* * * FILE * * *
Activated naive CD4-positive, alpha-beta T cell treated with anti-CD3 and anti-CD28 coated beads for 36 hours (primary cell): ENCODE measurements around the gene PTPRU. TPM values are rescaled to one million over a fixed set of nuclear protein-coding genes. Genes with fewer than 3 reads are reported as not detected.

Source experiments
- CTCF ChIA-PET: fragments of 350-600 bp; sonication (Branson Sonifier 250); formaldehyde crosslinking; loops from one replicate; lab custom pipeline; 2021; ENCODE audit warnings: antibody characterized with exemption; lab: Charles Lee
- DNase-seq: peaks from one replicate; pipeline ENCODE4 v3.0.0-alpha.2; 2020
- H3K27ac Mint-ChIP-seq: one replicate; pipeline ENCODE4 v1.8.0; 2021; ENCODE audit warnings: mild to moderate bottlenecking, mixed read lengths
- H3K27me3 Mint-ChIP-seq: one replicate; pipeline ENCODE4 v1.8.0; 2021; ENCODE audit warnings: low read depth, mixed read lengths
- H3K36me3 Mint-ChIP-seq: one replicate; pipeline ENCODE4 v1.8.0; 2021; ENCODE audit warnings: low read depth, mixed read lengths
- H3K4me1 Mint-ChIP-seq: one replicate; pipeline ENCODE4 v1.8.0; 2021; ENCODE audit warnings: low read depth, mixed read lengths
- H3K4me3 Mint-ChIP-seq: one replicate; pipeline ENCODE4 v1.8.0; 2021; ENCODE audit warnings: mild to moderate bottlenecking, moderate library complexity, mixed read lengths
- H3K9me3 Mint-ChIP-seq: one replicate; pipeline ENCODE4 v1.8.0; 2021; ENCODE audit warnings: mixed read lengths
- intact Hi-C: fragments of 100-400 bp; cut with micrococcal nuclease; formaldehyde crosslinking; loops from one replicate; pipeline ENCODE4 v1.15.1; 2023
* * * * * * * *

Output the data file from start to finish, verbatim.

Activated naive CD4-positive, alpha-beta T cell treated with anti-CD3 and anti-CD28 coated beads for 36 hours (primary cell): ENCODE measurements around the gene PTPRU. TPM values are rescaled to one million over a fixed set of nuclear protein-coding genes. Genes with fewer than 3 reads are reported as not detected.

Source experiments
- CTCF ChIA-PET: fragments of 350-600 bp; sonication (Branson Sonifier 250); formaldehyde crosslinking; loops from one replicate; lab custom pipeline; 2021; ENCODE audit warnings: antibody characterized with exemption; lab: Charles Lee
- DNase-seq: peaks from one replicate; pipeline ENCODE4 v3.0.0-alpha.2; 2020
- H3K27ac Mint-ChIP-seq: one replicate; pipeline ENCODE4 v1.8.0; 2021; ENCODE audit warnings: mild to moderate bottlenecking, mixed read lengths
- H3K27me3 Mint-ChIP-seq: one replicate; pipeline ENCODE4 v1.8.0; 2021; ENCODE audit warnings: low read depth, mixed read lengths
- H3K36me3 Mint-ChIP-seq: one replicate; pipeline ENCODE4 v1.8.0; 2021; ENCODE audit warnings: low read depth, mixed read lengths
- H3K4me1 Mint-ChIP-seq: one replicate; pipeline ENCODE4 v1.8.0; 2021; ENCODE audit warnings: low read depth, mixed read lengths
- H3K4me3 Mint-ChIP-seq: one replicate; pipeline ENCODE4 v1.8.0; 2021; ENCODE audit warnings: mild to moderate bottlenecking, moderate library complexity, mixed read lengths
- H3K9me3 Mint-ChIP-seq: one replicate; pipeline ENCODE4 v1.8.0; 2021; ENCODE audit warnings: mixed read lengths
- intact Hi-C: fragments of 100-400 bp; cut with micrococcal nuclease; formaldehyde crosslinking; loops from one replicate; pipeline ENCODE4 v1.15.1; 2023